Male sleep duration and fecundability in a North American preconception cohort study

Short sleep duration in men was associated with reduced fecundability.

Volume 109, Issue 3, Pages 453–459


Lauren Anne Wise, M.Sc., Sc.D., Kenneth Jay Rothman, Dr.P.H., Amelia Kent Wesselink, M.P.H., Ellen Margrethe Mikkelsen, R.N., M.P.H., Ph.D., Henrik Toft Sorensen, M.D., Ph.D., Craig James McKinnon, M.P.H., Elizabeth Elliott Hatch, M.S., Ph.D.



To evaluate prospectively the association between male sleep duration and fecundability.


Pregnancy Online Study (PRESTO), a Web-based prospective cohort study of North American couples enrolled during the preconception period (2013–2017).


Not applicable.


Male participants were aged ≥21 years; female participants were aged 21–45 years.



Main Outcome Measure(s)

At enrollment, men reported their average nightly sleep duration in the previous month. Pregnancy status was updated on female follow-up questionnaires every 8 weeks for up to 12 months or until conception. Analyses were restricted to 1,176 couples who had been attempting to conceive for up to six cycles at enrollment. Proportional probabilities regression models were used to estimate fecundability ratios (FRs) and 95% confidence intervals (CIs), adjusting for potential confounders.


Relative to 8 hours per night of sleep, multivariable-adjusted FRs for <6, 6, 7, and ≥9 hours per night of sleep were 0.62 (95% CI 0.45–0.87), 1.06 (95% CI 0.87–1.30), 0.97 (95% CI 0.81–1.17), and 0.73 (95% CI 0.46–1.15), respectively. The association between short sleep duration (<6 hours per night) and fecundability was similar among men not working nights or rotating shifts (FR 0.60, 95% CI 0.41–0.88) and among men without a history of infertility (FR 0.62, 95% CI 0.44–0.87) and was stronger among fathers (FR 0.46, 95% CI 0.28–0.76).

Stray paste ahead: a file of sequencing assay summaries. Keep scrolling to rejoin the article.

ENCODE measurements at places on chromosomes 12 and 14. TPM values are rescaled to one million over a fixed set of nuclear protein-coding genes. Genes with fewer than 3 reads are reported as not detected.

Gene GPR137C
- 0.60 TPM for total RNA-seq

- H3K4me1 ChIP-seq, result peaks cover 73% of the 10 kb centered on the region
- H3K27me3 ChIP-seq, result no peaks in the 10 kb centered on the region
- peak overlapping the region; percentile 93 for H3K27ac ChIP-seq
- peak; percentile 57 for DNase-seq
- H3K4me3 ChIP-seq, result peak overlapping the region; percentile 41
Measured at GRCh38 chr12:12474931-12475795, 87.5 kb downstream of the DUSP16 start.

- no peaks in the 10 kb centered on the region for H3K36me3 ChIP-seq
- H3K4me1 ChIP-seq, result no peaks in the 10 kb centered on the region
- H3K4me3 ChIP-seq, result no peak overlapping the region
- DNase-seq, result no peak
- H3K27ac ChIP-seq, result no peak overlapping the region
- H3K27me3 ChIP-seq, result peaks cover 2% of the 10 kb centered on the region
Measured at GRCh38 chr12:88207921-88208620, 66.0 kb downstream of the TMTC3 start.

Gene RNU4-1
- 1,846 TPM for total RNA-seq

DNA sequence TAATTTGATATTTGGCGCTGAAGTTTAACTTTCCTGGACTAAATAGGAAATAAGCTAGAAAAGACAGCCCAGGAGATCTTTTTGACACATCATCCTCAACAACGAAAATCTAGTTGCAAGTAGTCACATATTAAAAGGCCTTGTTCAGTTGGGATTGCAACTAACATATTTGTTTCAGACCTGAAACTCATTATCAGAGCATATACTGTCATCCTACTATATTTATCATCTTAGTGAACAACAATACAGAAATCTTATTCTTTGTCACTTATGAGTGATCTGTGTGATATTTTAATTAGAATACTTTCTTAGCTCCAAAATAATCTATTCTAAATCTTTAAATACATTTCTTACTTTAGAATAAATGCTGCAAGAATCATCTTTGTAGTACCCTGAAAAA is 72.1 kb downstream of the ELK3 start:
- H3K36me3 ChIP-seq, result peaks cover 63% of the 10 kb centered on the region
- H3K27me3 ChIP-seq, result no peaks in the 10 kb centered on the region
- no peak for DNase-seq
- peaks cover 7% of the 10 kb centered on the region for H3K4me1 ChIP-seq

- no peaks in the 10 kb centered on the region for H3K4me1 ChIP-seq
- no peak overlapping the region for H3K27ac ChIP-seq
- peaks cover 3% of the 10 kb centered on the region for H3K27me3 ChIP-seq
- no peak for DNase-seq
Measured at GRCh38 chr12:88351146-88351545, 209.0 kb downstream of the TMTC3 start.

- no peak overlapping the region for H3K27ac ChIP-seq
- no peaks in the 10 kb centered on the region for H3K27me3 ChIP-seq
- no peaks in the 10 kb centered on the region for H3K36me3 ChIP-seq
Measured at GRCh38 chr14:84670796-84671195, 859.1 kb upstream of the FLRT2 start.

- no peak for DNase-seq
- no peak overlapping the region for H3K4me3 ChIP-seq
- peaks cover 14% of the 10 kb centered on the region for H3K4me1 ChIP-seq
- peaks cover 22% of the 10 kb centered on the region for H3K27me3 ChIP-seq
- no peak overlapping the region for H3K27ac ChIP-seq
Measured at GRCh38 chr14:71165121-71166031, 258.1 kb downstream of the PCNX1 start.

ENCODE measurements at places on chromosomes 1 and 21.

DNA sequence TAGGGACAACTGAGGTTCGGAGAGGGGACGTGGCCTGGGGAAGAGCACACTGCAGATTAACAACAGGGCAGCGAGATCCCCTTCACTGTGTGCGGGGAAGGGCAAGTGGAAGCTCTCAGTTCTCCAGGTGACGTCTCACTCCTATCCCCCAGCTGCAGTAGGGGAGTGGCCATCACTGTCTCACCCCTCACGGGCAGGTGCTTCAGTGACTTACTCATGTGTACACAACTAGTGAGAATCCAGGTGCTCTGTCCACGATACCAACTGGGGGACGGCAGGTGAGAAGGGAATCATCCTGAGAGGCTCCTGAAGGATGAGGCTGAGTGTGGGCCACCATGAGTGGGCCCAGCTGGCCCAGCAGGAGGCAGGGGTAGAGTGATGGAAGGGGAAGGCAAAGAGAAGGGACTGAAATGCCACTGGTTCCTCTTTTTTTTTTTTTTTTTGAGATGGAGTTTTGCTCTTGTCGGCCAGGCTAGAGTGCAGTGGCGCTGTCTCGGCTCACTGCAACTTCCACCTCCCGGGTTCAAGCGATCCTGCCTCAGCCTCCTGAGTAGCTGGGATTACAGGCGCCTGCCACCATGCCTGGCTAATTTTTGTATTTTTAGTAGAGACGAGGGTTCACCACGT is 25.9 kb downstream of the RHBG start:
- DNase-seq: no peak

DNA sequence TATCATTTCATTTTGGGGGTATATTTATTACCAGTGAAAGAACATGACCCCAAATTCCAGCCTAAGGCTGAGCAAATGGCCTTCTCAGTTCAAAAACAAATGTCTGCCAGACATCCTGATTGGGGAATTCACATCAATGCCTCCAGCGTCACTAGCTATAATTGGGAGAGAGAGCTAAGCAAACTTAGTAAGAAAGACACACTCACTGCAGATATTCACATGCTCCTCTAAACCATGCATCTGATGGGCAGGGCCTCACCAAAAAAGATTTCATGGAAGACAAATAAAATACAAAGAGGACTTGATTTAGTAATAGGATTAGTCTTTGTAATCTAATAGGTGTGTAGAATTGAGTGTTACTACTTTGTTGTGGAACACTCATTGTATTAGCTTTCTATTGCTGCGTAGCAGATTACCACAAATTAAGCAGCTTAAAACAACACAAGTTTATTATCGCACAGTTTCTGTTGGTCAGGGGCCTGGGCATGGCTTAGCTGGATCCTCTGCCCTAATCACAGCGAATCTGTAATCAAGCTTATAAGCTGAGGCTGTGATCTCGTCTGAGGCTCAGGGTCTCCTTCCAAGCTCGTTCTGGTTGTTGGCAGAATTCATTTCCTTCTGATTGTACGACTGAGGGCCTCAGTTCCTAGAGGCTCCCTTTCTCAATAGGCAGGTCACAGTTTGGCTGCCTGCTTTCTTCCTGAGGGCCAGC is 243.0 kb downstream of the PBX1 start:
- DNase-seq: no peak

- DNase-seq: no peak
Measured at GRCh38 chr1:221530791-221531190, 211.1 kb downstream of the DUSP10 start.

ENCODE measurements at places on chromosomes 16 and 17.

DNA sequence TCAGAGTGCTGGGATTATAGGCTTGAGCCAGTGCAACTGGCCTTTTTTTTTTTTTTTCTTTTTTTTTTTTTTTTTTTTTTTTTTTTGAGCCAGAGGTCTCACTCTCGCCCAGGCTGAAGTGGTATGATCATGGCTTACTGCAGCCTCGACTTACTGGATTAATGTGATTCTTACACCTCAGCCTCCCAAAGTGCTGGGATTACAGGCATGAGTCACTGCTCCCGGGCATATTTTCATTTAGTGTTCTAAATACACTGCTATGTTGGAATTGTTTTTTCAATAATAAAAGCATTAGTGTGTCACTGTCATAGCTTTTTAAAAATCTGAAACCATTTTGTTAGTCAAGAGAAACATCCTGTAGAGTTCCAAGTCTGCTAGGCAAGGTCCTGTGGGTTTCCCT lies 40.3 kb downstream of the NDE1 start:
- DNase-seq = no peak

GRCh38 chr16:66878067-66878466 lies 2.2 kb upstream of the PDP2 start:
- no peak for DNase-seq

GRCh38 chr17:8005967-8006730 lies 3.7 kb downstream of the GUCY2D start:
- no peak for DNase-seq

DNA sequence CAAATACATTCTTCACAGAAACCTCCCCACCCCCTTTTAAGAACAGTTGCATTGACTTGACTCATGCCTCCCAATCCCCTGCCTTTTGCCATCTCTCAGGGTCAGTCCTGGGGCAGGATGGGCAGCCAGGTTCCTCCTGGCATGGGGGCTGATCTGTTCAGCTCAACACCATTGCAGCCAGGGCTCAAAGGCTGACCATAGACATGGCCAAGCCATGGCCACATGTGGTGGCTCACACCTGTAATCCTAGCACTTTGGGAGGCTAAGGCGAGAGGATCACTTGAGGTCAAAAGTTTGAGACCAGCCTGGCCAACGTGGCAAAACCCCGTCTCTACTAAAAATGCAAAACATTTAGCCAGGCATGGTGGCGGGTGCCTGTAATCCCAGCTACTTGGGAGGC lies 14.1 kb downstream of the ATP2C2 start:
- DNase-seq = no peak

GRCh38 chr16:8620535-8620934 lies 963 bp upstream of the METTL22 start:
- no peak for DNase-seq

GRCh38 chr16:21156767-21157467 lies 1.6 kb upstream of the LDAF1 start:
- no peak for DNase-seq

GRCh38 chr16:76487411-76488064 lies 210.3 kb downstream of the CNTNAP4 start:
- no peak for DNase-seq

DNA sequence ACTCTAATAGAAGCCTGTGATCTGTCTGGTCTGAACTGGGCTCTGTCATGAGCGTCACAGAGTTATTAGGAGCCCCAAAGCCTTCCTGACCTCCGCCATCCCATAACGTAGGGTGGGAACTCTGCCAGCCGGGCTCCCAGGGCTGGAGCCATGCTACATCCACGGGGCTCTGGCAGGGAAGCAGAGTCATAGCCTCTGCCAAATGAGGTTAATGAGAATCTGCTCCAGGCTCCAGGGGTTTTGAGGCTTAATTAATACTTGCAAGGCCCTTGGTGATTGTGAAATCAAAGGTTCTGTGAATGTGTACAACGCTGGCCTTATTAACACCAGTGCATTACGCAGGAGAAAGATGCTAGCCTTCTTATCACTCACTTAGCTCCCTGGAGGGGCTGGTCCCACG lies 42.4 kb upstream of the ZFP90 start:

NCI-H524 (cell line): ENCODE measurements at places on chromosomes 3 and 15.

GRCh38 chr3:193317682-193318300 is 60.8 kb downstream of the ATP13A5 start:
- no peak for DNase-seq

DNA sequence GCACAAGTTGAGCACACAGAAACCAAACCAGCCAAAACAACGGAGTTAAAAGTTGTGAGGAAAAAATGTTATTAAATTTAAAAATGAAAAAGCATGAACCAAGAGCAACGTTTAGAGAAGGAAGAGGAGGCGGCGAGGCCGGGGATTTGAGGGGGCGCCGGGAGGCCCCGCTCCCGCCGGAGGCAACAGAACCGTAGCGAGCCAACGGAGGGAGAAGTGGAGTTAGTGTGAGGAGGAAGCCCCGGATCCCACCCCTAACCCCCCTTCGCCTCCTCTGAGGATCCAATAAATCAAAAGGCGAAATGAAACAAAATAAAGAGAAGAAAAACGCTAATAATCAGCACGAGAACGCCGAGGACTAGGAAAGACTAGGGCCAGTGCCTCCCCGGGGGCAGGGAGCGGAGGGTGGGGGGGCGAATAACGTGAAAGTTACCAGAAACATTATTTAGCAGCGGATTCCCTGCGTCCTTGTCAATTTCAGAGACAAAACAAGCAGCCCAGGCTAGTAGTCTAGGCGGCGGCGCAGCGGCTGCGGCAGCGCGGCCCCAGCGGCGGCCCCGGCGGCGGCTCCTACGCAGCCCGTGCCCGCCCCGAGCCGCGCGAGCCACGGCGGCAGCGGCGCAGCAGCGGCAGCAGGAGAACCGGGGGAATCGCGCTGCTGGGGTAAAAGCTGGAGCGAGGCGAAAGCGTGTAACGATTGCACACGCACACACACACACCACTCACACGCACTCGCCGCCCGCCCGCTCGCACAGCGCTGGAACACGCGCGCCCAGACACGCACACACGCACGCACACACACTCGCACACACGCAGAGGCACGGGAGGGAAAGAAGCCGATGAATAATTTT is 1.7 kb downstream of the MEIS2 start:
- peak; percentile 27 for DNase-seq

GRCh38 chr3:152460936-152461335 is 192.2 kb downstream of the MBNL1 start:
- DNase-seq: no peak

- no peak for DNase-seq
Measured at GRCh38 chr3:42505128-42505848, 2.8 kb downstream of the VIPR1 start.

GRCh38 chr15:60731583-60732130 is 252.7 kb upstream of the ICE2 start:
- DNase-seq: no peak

Short sleep duration in men was associated with reduced fecundability. Because male factor accounts for 50% of couple infertility, identifying modifiable determinants of infertility could provide alternatives to expensive fertility workups and treatments.

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Go to the profile of Jason Kovac
over 4 years ago

How were the authors able to separate the effects of sleep hours from the day/night changes experienced by shift workers?  Was there concern that this could be a confounder?  This concept was published in the J. Urol in abstract form ( as well as in Fertility Sterility (

Go to the profile of Lauren A Wise
about 4 years ago

The authors not only controlled for shift work but they also stratified by shift work. When the shift workers were excluded from the analysis, the results remained very similar. Does that answer your question?